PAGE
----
Flemish or Nederlandophone Belgium, and Walloon or Francophone Belgium are self-evidently linguistically rent. But is there a cultural divide? A denominational divide? Whatever the gulf between the ‘communities’, it is not architecturally expressed. Brussels speaks both languages. Only a seer or a fraud would dare to scrutinise buildings in that city and proclaim that this is the work of a Fleming and that of a Walloon. Speak French in Antwerp/Anvers and you will be cold shouldered. Yet a house there of, say, 1925 might be the ringer of a contemporary one in Franco-monoglot Liège. Architecture or, at least, architectural fashion overcomes linguistic divides just as it overcomes schisms of communion, denomination and politics. Belgian architecture and domestic suburbanism are pan-Belgian. Further, they seldom seep beyond the country’s borders. They are exclusive. They exhibit a blithe indifference to what is happening in neighbouring countries.
A recurrent device of both visual and literary Surrealism is incongruity, apparent incongruity. A garlanded lion prowling through a parterre. A crucified baby grinning. Skeletons with squeegees at a traffic light. Tree surgeons amputating their own limbs. All of these are within possibility’s bounds.
So too, astonishingly, is a mile-long street in which every house adheres to the building line and no two houses are identical even if they share a broad gamut of gestures and devices and are more or less contemporary. This street, again astonishingly, was created and repeated time after time in Belgium between the late 19th and mid 20th centuries.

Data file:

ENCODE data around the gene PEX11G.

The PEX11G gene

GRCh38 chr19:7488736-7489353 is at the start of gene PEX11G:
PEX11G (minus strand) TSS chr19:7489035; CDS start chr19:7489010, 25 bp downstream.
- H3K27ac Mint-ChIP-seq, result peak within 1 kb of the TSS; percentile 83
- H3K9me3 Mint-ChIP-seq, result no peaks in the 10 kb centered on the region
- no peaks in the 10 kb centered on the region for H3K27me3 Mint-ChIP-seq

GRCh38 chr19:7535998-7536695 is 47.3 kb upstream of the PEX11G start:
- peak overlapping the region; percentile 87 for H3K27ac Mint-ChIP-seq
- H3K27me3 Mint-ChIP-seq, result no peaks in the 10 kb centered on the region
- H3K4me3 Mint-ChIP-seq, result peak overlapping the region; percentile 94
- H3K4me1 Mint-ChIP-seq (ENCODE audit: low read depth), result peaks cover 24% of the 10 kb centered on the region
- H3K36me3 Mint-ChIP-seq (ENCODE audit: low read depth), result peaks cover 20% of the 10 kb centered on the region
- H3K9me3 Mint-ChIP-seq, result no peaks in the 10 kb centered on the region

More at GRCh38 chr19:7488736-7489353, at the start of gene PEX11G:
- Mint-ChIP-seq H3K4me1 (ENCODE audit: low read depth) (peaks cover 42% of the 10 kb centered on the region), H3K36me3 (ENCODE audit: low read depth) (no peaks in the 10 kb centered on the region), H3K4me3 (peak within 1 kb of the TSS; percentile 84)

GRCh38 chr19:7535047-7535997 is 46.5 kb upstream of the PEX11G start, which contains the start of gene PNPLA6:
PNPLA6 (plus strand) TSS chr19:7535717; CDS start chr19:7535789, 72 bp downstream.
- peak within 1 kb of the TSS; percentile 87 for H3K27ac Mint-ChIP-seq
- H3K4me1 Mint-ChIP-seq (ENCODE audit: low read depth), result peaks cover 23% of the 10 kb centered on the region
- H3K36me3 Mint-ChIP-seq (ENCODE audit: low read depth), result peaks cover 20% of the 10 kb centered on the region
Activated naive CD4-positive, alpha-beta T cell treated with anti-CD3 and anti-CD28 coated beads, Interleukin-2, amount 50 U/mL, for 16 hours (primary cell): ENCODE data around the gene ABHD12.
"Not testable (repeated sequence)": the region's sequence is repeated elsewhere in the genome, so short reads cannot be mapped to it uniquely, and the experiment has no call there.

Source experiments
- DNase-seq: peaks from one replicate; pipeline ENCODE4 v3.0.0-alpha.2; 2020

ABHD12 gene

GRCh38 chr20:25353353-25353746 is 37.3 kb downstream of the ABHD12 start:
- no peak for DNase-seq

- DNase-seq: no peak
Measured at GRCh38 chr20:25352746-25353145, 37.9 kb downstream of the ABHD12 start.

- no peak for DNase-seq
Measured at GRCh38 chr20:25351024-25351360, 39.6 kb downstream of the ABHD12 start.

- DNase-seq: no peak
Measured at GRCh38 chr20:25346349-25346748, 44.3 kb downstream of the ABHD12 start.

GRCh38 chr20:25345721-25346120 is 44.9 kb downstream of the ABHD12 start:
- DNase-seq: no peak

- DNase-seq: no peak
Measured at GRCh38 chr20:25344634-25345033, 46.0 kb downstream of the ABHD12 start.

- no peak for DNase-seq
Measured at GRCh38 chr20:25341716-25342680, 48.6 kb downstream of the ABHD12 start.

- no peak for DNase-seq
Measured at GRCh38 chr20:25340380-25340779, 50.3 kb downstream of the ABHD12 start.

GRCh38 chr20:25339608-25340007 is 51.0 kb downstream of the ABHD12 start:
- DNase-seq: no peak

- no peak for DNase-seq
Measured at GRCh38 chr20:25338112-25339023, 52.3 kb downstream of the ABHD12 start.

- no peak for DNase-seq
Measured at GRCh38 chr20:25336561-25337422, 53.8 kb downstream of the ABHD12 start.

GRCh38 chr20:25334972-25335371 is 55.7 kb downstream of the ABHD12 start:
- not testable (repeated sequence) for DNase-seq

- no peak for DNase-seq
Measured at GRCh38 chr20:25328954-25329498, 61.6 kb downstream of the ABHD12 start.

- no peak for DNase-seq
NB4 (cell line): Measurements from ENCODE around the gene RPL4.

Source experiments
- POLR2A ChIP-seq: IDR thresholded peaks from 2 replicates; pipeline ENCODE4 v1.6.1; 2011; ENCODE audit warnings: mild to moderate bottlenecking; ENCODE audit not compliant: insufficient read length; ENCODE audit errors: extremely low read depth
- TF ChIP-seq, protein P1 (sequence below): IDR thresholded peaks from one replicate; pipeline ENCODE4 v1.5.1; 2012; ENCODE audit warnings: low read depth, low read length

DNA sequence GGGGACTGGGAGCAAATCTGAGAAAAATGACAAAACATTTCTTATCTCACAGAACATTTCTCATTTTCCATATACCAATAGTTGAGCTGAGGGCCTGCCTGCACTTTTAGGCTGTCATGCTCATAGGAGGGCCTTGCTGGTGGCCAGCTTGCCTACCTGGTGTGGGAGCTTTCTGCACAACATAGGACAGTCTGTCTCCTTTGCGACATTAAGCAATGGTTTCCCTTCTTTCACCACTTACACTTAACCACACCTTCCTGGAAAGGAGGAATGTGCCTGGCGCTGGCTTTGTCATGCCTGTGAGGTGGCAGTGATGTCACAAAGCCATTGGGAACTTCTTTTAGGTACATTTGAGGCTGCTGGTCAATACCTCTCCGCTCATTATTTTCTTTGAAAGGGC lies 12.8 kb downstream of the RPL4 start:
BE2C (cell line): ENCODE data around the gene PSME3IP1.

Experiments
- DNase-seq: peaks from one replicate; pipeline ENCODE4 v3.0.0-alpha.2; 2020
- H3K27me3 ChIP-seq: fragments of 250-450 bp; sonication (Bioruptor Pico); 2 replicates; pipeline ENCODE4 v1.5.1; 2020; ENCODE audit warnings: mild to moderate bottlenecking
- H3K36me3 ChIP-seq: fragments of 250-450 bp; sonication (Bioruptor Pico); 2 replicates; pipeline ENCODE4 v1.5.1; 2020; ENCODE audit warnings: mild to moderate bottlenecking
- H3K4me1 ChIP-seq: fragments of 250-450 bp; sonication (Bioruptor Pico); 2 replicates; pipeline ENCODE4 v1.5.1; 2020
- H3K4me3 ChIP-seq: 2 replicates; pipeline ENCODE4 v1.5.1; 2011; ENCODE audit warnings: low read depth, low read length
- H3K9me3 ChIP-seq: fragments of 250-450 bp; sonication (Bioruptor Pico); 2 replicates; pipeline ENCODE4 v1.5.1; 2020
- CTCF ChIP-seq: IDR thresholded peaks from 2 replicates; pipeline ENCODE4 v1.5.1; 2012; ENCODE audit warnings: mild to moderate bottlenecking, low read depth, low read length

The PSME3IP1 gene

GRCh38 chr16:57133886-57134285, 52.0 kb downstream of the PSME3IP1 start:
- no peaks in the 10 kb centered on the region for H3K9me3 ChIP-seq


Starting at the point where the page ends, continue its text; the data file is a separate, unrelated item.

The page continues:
An Art Nouveau terrace is something to behold. But Art Nouveau was not peculiar to Belgium. It flourished in places where the Baroque had flourished, in new countries (Belgium was a creation of 1831) and in aspirantly secessionist regions. They rather unluckily proclaimed their difference by the same architectural means. The high decades of Belgium’s suburbanism came in the wake of Art Nouveau. Such architects as Fernand Bodson and Antoine Pompe fused two conflicting strains – Art Nouveau which affected to be machine-made and the Arts and Crafts which was hand-made, or pretended to be.
‘Who, for heaven’s sake, would visit Ghent when they might go to Florence? Me. I would’
One of the eternal unknowables of 20th-century art is what route Modernism might have followed had the Dutch genius Michel de Klerk not died so young. The answer is to be found in Brussels and Antwerp, where the Expressionist spirit survived – not that the world was watching, so taken was it with white immaculacy and the moral dogma of the orthogonal. And Belgium was, then as now, a mere backwater, hardly meriting a footnote in 20th-century architecture’s orthodox histories, blinkered histories.
The stylistic amalgam which constellates suburban Belgium is satisfying because it is defiantly impure: garden cities which look to the future rather than to one of those delusions called a golden age – when radical preachers were hanged, stillbirths were the norm and streets were sewers. Impurity is achieved by the inventive mixing of opposites to create what has not previously existed, rather than by riffing on what is already there to come up with the old familiar tune.